At Bridge 6/7, the map shows a "70 foot turning basins," but when we come to the spot, it appears far too small for our 69 foot leviathan, and rather shallow. Plus, another canal boat has moored right across from it (very bad form!), with a group of musicians playing music inside. We stop to consider our next move, and to wait for a speedy boat behind us to pass and to wait for a northbound boat to go through the tunnel. (All tunnels are wide enough for just one boat, so there's sometimes a brief game of "chicken" before one boat decides to do through.) We take the opportunity to talk with a friendly boat owner (as opposed to us boat tourists), who advises us to carry on to Frankton Junction, where we'll have plenty of room to turn round, being as it is literally the junction of two canals. He and his wife retired early 2 years ago and just love traveling the canals now.

(the Jenny's commanding officer, Captain Dennis)

We go forward, but decide to reject the friendly boat owner's advice and try turning the boat at a Marina we pass….oops, not enough room. It turns out to be a 67" basin and our boat is 69'. We grind against a ramp, and suddenly our rudder isn't working. We call to our own marina; they send three guys over right away. We're across from The Narrowboat Inn. Gil buys ice cream for everyone at the marina to help improve everybody's spirits. The 3 guys spend about 30 minutes wrestling with the rudder and controls, and manage to fix the situation. Whew!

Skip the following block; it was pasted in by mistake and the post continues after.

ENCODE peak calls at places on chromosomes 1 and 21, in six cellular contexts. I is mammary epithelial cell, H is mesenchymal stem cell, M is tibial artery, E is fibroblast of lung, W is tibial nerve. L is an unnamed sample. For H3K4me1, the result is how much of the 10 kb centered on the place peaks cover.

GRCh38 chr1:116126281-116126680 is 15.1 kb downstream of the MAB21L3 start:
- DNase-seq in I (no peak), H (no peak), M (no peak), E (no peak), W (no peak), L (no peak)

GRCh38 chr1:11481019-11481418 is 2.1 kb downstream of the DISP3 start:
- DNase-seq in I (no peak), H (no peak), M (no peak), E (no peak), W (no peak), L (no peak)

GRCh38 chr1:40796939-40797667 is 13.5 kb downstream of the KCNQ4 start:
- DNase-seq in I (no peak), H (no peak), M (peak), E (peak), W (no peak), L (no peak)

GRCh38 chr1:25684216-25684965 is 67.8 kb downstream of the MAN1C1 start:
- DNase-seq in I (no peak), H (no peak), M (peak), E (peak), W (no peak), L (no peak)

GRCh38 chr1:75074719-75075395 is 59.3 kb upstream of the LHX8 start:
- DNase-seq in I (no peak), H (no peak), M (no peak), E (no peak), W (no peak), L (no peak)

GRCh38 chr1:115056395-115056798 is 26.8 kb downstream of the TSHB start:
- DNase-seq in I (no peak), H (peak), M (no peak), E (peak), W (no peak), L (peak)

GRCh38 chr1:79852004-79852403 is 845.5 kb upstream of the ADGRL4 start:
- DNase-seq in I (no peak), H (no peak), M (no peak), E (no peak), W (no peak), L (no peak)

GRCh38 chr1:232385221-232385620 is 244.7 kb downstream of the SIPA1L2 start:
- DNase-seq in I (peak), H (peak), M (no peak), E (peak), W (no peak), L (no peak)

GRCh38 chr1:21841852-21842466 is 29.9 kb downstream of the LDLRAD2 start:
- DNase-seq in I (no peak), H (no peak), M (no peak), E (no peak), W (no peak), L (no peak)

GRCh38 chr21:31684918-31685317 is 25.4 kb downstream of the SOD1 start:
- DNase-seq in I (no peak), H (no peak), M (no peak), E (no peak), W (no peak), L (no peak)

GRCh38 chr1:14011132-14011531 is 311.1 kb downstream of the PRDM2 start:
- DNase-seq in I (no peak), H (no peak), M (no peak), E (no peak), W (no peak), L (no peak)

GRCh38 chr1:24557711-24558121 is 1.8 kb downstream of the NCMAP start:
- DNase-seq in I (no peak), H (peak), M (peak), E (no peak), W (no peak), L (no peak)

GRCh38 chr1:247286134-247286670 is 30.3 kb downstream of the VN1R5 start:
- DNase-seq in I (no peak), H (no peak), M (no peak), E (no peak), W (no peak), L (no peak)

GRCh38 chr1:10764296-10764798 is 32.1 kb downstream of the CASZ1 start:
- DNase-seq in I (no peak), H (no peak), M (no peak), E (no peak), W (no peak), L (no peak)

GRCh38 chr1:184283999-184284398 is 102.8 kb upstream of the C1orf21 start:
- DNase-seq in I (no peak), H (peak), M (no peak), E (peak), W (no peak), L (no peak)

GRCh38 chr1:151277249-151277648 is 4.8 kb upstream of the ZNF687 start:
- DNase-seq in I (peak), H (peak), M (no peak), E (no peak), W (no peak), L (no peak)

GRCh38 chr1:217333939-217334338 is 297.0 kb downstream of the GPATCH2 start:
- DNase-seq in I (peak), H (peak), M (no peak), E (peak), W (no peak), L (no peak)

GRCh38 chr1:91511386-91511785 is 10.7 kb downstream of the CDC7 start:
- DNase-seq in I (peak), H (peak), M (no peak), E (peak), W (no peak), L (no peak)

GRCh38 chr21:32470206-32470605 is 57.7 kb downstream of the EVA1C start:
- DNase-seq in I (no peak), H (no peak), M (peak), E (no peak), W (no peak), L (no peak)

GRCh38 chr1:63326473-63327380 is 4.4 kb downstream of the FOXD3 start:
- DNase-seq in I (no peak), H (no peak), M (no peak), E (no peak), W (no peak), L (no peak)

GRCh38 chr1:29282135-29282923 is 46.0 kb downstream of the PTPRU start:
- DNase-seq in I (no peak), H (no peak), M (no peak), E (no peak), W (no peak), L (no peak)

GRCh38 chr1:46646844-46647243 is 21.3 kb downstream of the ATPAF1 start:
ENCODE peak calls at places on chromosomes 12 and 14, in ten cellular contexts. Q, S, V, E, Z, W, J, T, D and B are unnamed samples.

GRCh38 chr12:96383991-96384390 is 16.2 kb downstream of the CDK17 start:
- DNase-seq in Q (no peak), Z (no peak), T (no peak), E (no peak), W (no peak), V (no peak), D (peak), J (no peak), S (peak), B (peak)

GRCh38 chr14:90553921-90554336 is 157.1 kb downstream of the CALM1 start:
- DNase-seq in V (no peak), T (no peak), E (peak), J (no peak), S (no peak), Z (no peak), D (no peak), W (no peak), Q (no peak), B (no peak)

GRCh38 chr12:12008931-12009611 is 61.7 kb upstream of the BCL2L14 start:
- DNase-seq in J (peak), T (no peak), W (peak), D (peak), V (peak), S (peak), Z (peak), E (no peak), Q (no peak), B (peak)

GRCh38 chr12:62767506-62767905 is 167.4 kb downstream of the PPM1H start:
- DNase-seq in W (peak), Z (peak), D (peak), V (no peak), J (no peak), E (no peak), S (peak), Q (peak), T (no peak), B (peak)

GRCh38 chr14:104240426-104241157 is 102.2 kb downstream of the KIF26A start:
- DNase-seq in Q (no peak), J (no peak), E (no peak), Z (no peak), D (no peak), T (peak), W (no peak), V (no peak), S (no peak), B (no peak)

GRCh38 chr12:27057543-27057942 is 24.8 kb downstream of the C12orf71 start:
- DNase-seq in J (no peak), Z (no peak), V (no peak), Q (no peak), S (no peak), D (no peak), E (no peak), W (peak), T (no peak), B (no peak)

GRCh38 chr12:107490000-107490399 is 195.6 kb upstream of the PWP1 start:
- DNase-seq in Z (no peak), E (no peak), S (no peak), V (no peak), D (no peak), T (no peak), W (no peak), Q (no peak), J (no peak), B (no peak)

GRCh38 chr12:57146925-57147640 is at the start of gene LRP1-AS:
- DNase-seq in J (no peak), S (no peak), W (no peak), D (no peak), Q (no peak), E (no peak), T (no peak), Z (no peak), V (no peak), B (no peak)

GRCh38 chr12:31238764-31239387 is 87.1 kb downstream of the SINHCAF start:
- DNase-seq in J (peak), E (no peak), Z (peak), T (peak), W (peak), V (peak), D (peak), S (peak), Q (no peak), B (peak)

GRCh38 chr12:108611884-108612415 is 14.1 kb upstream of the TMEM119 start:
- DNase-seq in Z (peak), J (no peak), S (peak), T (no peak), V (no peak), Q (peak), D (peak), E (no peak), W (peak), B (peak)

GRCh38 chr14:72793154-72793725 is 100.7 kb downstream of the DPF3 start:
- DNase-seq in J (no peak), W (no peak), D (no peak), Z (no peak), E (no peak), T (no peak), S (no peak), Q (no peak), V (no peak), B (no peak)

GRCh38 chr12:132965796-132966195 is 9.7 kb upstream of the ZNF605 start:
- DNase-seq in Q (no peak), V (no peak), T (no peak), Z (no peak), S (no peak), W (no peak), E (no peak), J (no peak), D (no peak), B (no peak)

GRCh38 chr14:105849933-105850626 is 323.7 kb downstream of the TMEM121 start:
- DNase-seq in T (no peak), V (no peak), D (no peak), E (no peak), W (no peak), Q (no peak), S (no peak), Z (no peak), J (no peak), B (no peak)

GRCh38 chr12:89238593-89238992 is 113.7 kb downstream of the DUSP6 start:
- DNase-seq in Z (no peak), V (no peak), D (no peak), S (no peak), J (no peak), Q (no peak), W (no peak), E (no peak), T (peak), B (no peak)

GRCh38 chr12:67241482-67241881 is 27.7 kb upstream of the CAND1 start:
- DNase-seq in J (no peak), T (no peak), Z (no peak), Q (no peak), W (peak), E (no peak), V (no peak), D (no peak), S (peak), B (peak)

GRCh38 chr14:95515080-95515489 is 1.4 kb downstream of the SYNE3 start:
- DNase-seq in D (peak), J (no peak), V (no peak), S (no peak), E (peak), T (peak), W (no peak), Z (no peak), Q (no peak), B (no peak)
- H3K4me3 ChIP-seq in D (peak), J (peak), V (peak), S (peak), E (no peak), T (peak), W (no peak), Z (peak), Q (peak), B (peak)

(Gil Here: At this juncture we had been traveling now for three days and help arrived in about 15 minutes. It is always amazing to me how far you seem to travel in a canal boat -at its top speed of four mph - and how little distance you actually cover. While I have your attention, I should mention that what had happened to the boat was that we had lifted the rudder when the boat hit the ramp and unseated it from its hinges. All that had to be done was lift it back into its proper place...except that it weighs in at around 300 lbs.)

So NOW we go forward to Frankton Junction. Gil does a masterful job of turning our lumbering beast around, so now we're heading back north.

We finally stop for the night, just past the little settlement of Hindford. It's time for a peculiar dinner, using up the leftover food in our galley. Dennis creates some lovely scrambled eggs. In addition, we have cheeses, yogurts, breads, crackers, red wine...